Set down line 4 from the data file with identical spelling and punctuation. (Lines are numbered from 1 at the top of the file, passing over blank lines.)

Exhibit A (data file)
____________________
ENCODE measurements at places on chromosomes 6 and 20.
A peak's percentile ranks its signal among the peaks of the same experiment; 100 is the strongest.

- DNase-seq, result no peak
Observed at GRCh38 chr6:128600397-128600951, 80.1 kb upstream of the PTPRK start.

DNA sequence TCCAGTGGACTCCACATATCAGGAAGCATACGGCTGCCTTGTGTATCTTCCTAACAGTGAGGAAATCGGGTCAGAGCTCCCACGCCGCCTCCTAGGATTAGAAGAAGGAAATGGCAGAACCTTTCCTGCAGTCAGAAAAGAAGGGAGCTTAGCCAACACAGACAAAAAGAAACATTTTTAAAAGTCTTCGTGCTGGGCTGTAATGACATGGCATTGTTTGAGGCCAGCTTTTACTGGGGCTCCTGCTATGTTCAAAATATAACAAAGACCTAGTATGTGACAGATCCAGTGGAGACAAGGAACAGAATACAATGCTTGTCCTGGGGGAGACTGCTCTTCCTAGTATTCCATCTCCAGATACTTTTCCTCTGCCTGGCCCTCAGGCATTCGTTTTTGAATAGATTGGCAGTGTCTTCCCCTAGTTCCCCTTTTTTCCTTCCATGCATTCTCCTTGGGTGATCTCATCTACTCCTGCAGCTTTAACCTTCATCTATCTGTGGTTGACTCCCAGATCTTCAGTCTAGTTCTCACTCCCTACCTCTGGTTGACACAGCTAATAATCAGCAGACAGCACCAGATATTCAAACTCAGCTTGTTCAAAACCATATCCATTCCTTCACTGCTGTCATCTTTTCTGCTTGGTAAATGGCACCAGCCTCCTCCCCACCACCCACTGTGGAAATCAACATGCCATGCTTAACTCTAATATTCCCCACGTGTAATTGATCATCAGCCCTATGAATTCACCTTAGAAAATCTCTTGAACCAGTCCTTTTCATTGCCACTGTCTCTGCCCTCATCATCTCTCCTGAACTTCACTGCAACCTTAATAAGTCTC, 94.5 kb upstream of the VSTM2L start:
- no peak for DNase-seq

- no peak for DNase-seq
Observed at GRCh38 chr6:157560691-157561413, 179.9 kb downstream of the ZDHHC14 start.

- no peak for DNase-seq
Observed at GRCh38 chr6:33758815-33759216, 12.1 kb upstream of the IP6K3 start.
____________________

Observed at GRCh38 chr6:128600397-128600951, 80.1 kb upstream of the PTPRK start.